Kacper, what’s photosynthesis in Polish?

Blog
25 April 2017 by ATL
When it comes to supporting learners who are new to English, it is good practice to pair these learners with articulate peers who can act as good language role-models. And when these able peers are bilingual themselves, they are often ideally placed to engage with new arrivals. But how best to recognise the contribution of 'Kacper' in the classroom?

Pairing up new arrivals with pupils who speak the same language is a good way of alleviating the anxiety of the first few weeks when everything is new, different and sometimes overwhelming. Coping in an unknown language for academic as well as social purposes over long periods of time is extremely tiring.

Newly-arrived pupils need appropriate support as they adjust to their new surroundings and routines and it makes complete sense to allow pupils to learn school routines, meet new friends and settle in at school through a language that is familiar to them. It also makes sense for pupils to engage with their learning through first-language, as anything that is cognitively challenging can then be discussed more easily and in greater depth. In short, first-language is an asset and a useful tool for learning as well as for settling in – so much so that for some, it might appear reasonable to ask bilingual pupils to interpret in all sorts of situations.

The use of children and young people as interpreters

There is limited guidance on the use of children and young people as interpreters at school and limited research around this theme, especially in the UK. What we do know is that ‘child interpreting’ is an underestimated role. Somehow, children and young people rarely have any concept of what a fantastic skill they have. What we also know is that whilst some feel extremely proud of being able to support their family through interpreting, others may perceive this to be a burden.

This is the case particularly when children and young people are requested to interpret in situations where the language and concepts involved are too difficult or unfamiliar for them to understand and relay accurately. Research also suggests that in the context of lessons, child interpreters are comfortable interpreting for routine tasks that require everyday language but struggle to interpret for new concepts where the language is more demanding due to its academic nature.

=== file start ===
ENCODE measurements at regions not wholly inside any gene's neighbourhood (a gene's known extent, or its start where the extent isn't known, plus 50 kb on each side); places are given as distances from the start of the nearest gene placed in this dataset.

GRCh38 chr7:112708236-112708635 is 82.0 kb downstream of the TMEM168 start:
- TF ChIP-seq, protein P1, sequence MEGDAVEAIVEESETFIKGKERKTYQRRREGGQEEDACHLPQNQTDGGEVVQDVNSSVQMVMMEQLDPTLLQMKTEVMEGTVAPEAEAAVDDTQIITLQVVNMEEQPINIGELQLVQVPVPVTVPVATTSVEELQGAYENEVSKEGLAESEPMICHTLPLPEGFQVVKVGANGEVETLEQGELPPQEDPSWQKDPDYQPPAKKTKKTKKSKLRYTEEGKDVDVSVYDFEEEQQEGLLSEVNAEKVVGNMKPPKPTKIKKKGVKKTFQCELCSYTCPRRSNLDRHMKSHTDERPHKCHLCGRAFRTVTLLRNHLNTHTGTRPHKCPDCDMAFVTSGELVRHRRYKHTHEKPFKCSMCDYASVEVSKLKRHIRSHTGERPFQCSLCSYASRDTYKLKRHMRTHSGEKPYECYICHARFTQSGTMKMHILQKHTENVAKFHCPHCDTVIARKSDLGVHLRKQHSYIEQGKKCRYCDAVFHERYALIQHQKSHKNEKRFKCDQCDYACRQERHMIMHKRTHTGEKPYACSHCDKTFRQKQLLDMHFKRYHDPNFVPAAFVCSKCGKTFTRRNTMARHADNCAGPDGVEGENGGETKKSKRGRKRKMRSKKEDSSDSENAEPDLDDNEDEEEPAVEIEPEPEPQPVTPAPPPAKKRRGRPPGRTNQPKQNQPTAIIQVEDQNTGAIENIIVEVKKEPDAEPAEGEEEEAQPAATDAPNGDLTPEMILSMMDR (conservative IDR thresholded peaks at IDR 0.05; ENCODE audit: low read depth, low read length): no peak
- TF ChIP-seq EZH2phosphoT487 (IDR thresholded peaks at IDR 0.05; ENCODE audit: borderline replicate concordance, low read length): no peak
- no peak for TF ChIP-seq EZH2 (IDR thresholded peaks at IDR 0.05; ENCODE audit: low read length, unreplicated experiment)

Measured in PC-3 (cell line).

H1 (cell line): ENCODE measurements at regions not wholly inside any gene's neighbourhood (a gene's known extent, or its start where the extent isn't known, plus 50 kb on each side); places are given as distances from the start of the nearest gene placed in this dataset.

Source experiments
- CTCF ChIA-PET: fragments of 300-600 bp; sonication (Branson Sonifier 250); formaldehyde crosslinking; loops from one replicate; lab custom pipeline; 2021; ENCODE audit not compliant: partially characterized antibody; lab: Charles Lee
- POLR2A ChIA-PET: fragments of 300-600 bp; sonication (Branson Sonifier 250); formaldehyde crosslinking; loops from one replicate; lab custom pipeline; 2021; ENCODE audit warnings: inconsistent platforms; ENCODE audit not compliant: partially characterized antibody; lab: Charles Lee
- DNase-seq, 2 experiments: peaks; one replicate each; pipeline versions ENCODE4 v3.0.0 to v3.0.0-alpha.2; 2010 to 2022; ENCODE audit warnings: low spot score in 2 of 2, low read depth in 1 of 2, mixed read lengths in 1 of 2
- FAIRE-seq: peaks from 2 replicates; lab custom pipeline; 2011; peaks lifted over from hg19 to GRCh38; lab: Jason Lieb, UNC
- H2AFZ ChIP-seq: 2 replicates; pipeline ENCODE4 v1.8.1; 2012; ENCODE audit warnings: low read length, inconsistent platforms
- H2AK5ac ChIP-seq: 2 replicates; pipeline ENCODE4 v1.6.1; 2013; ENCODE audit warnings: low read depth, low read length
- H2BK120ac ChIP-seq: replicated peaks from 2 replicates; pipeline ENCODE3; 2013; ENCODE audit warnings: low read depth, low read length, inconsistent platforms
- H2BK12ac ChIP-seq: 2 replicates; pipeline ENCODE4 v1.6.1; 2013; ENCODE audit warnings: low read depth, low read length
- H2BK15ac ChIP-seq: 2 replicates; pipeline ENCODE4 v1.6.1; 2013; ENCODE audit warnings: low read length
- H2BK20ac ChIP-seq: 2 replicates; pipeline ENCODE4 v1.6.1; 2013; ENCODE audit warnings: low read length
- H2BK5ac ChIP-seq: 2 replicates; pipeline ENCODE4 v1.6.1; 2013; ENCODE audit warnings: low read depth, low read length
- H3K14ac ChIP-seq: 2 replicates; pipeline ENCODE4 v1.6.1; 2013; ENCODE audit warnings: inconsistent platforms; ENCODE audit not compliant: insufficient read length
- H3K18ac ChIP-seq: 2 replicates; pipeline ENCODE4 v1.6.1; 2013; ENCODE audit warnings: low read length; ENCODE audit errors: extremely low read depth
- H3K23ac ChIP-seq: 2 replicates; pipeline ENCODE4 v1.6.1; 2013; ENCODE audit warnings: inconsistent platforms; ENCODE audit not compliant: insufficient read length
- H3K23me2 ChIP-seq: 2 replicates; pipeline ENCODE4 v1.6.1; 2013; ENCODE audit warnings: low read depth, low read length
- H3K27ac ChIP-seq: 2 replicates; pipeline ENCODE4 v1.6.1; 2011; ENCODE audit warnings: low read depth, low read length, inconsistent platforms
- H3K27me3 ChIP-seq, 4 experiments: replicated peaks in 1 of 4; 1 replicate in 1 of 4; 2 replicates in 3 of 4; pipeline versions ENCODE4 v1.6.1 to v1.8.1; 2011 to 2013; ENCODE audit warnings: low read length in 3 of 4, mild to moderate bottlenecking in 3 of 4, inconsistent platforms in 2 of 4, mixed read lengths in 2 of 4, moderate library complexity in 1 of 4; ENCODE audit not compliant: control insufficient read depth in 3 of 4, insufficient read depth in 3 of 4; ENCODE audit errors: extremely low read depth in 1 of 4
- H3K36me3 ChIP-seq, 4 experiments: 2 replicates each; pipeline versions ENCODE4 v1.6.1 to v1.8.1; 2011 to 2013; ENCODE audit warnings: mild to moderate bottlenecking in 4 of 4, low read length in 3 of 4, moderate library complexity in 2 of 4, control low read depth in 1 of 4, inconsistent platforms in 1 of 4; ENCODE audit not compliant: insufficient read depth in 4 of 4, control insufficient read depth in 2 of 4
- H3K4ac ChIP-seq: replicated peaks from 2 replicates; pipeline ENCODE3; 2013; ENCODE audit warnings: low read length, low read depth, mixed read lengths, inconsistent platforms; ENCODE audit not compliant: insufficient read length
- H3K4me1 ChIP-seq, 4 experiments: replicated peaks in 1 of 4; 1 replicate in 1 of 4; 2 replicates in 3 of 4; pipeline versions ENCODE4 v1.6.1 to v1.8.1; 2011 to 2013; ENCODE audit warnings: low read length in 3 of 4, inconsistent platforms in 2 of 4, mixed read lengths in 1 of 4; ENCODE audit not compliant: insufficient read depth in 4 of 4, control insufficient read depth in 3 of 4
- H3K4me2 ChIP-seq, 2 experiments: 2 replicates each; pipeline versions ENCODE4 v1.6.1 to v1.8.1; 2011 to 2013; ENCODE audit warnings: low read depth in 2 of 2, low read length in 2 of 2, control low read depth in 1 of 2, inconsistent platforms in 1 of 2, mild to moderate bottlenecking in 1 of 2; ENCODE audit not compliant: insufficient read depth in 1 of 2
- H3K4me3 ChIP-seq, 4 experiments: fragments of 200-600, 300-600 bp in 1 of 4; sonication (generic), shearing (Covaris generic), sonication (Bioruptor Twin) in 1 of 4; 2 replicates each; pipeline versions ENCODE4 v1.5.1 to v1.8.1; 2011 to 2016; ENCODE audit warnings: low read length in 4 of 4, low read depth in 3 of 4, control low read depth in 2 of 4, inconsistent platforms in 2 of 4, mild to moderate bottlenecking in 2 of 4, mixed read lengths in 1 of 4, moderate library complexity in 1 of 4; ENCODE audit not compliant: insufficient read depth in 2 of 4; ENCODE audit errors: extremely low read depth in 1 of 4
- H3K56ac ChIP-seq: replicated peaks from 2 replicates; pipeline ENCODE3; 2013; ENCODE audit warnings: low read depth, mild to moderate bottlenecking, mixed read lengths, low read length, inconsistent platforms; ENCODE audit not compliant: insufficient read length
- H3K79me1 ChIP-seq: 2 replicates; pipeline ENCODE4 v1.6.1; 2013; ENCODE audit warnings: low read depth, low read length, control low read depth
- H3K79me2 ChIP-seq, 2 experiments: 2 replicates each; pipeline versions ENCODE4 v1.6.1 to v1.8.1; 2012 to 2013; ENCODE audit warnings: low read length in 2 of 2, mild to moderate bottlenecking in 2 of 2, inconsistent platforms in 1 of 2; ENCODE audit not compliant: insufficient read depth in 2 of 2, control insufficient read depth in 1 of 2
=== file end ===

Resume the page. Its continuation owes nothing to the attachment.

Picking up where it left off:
So, is it fair to ask Kacper to translate photosynthesis into Polish for us?

Some pupils who have been to school in their home country and studied this subject already may be quite confident to do so. However, more often than not learners will rely on English keywords when discussing their work in first language. Therefore, we should be careful not to assume that children and young people can cope with the language demands of the classroom to such a degree than they can replace bilingual assistants, professional interpreters and good quality, EAL-friendly teaching and learning. This is not to say that Kacper can’t help. In fact, he would benefit from his school setting up a peer-buddying programme such as the award-winning Young Interpreter Scheme®.

Young Interpreter Scheme

The Young Interpreter Scheme® is a successful, low-cost, self-sufficient framework consisting of training for learners aged 5-16, designed to skill them up to help new arrivals with English as an Additional Language feel welcome and settled in their new school environment. It supports pupils by giving them the tools to use their qualities and language skills effectively to help other pupils. The scheme also upskills school practitioners in charge of delivering the scheme thanks to guidance informed by research, self-explanatory resources and interactive e-learning material. These resources enable Young Interpreter Coordinators to train pupils and guide them in their role whilst preventing them from being used in inappropriate scenarios. The Young Interpreter Scheme® provides very clear guidance on the situations where pupils should be operating. For example, showing non-English speaking visitors around the school, buddying with new arrivals during breaks and lunchtimes and demonstrating routines, not interpreting for concepts in the classroom.

The Young Interpreter Scheme® gives children and young people who, like Kacper, interpret on an ad hoc basis, real recognition of their skills through a high-profile role defined, by clear parameters which ensure their safeguarding. Through this, the scheme also sends positive messages about multilingualism. This impacts pupils’ sense of identity and belonging at school, their relationships with pupils from other language groups as well as their leadership skills. The Young Interpreter Scheme® also provides a stepping stone to pupils who may like to consider interpreting as a career in the future.

To find out about how your school can set up the Young Interpreter Scheme®, visit the Hampshire EMTAS website and Moodle or head to Twitter and Facebook.

Astrid Dinneen is co-ordinator of the Young Interpreter Scheme.

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